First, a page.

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Mr. Kaku Kurita, Representative, Gamma-Rapho Tokyo Bureau (France)

post date : 2014.09.01

DSC_0033Mr. Kaku Kurita has spent the last 50 years sending news photos overseas of what happened in Japan. The representative of French news photo agency Gamma-Rapho says that the secret to having worked so long is being a rubbernecker. We spoke with him about how he became a photojournalist and what he considers important when taking news photos.


~Photographing Japan~


-What are some important points when taking news photos?

Although difficult, it is important to take pictures that anyone, anywhere in the world can understand the content of without reading captions. One thing is common in all different cultures and religions - that's human beings. It is important to take powerful photos that the viewers can understand right away.


Mr. Bernard Krisher, former Newsweek Tokyo bureau chief who had a one-on-one interview with Emperor Hirohito in 1975, and the late Mr. Ray Falk, former ABC News Tokyo bureau chief, are the ones who taught me to always shoot pictures with "Japan" in the frame. Looking back, that is the root of my photography now. Of course, sometimes this "Japan" can be dolphin hunting or other elements that don’t help develop a positive image.


Another significant implication of news photos is that they are a tool to record history. News photos of today will be valuable as records 50 years later. Even now, I still get checks for royalties of pictures I took 20, 30 years ago.


-Could you tell us a little more about photographing “Japan”?

Just look at the FPCJ press tours and you’ll understand. The first press tour I went on included a visit to a Toyota factory. More recently, I went on a press tour to Tohoku after the Great East Japan Earthquake. The topic of the press tours changes with the times. What part of Japan correspondents want to see also changes with the times.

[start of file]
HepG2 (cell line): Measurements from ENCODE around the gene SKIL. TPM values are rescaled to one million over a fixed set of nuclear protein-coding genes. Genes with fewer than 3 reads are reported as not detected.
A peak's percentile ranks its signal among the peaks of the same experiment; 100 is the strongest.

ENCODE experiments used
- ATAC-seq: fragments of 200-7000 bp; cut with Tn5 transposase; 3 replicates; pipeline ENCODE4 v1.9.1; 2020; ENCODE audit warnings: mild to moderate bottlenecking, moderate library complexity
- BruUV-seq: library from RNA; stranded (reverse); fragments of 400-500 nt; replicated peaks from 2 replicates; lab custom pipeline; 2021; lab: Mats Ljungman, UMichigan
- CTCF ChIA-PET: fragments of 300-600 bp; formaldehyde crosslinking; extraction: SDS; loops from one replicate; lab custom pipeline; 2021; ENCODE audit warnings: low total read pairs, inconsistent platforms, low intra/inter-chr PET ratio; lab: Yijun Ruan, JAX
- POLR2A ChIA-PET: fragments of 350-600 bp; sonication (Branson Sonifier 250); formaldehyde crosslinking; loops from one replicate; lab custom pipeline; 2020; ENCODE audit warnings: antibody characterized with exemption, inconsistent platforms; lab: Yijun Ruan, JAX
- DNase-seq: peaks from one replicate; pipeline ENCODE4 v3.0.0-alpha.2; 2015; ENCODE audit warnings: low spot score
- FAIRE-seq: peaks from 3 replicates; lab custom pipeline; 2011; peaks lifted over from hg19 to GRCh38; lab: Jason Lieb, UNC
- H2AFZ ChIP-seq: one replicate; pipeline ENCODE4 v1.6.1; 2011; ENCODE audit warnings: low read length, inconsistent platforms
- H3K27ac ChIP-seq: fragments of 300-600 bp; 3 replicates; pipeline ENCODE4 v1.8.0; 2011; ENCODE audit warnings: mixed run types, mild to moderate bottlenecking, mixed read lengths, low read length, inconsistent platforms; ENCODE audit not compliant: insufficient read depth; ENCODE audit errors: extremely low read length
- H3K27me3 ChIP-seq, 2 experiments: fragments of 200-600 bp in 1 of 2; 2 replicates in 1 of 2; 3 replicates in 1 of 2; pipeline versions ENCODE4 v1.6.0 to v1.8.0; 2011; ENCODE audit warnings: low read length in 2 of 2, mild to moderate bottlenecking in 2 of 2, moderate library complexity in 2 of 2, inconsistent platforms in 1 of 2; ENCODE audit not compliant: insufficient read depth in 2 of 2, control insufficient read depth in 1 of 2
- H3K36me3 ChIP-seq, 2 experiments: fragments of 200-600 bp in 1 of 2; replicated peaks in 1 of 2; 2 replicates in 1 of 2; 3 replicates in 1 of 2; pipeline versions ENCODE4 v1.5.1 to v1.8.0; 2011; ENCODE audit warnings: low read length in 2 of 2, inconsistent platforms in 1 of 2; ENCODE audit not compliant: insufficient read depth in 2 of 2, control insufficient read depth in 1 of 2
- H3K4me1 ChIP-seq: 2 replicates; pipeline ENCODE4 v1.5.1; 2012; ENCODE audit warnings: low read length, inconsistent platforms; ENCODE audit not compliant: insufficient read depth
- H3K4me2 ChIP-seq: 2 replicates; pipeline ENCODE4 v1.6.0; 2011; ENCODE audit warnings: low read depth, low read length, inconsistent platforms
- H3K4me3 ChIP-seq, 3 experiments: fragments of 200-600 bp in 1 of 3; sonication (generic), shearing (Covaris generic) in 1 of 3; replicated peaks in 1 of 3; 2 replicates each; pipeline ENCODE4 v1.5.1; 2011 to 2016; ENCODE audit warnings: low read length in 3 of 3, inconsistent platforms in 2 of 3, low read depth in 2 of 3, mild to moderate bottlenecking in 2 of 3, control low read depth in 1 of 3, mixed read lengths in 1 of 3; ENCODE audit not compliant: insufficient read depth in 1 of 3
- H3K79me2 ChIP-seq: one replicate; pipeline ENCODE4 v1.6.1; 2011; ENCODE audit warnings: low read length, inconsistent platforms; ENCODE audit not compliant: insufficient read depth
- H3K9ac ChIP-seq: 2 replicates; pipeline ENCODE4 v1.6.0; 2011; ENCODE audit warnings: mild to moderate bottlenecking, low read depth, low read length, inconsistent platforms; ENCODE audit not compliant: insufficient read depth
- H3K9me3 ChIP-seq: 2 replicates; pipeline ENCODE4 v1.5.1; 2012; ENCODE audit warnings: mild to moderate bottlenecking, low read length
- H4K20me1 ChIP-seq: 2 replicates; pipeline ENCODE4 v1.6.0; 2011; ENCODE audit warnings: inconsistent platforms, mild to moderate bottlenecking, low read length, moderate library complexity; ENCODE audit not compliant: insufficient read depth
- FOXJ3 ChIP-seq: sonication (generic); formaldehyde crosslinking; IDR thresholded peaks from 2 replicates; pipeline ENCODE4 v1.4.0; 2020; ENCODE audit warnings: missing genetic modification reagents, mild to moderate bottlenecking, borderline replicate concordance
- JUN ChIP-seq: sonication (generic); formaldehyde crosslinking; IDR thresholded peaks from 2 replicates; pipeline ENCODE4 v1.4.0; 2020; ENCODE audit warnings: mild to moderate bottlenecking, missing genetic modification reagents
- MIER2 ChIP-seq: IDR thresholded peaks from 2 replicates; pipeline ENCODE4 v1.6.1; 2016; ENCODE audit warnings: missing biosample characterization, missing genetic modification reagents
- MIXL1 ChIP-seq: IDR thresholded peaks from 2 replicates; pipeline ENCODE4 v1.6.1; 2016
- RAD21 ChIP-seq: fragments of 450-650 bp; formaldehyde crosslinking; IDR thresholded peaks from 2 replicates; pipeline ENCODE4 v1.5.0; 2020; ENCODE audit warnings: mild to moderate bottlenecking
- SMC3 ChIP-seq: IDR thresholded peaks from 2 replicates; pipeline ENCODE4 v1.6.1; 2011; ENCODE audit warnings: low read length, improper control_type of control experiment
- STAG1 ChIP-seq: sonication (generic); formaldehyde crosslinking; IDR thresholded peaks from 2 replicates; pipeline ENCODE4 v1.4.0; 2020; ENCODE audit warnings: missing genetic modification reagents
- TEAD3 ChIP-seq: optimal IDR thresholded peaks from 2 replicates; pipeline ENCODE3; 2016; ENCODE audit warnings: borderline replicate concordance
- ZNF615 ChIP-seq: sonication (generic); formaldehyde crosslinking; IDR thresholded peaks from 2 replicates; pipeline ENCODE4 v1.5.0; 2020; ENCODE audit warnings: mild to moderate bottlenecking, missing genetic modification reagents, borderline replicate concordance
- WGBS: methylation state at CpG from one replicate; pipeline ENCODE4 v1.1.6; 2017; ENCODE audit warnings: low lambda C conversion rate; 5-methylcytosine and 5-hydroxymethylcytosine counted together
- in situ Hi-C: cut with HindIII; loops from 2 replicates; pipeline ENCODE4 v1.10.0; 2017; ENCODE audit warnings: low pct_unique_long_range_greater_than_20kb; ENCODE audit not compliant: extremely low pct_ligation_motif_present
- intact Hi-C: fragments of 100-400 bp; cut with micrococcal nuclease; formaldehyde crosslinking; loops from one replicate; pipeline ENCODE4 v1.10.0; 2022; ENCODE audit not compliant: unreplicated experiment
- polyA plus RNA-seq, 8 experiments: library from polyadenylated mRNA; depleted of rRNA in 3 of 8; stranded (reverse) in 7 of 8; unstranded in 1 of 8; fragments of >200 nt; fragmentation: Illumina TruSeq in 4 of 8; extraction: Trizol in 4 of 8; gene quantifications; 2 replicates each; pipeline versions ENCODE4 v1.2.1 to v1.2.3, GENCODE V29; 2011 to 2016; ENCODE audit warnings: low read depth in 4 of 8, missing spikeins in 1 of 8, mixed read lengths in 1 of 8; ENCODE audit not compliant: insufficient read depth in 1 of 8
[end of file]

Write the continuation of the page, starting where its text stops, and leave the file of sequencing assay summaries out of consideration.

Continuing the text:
~A Rubbernecker, Not a News Photographer~


-What led you to start as a news photographer?

First of all, I wouldn't call myself a “news photographer.” I’m a “rubbernecker.” I once had the child of an acquaintance of mine say to me “You live off the misfortune of others, don’t you?” This job lets you see things up close that most people don’t. That tricks you into thinking you’re special, but you are not.


I used to be a commercial photographer. In commercial photography, you shoot things based on illustrations and rough sketches. All you have to do is focus and click - kind of boring. In one of those boring jobs, I met a true professional. Top fashion model Ms. Miki Irie, wife of Mr. Seiji Ozawa. She did a truly professional job. I could use any of the photos I shot during the brief photo session. I felt like I had been smacked in the head, that if you are going to do a job, this is how it should be done.



~Unforgettable, Photographing the 1985 Japan Airlines Crash~


-In the 50 years you have taken news photos, which photo left the strongest impression?

There is something that I still remember, or to be more accurate never forget, and still regret. After the Japan Airlines crash in 1985, I was on site quickly and able to photograph three of the four survivors. I was so focused on delivering these photos to the office that I forget to take photos of the fatal crash scene. Predictably, the head office asked where the rest of the pictures were. Since then, I’ve always tried to remain calm to the end, no matter what the situation is.


-What is your secret to staying on the job for so long?

Being a rubbernecker. Never forgetting to be courteous. You cover the news and aren’t covered as news.




 Mr. Kaku Kurita, Representative, Gamma-Rapho Tokyo Bureau

Born in Tokyo in 1939. After working as French film actor Alain Delon’s personal photographer and other show business jobs, he did commercial photography for companies including Dentsu and JWT before switching to the news industry in the 1960s. One of his photographs was used for the cover of Time magazine. He started at his current position in 1974.




The Gamma news photo agency was started by photographers in France in 1966. Several mergers followed, with the current name in use since 2010. They have a stock of over 200 million photos covering the 20th century.  Pictures taken by Mr. Kurita can be seen by searching “Kaku Kurita” from the company website.

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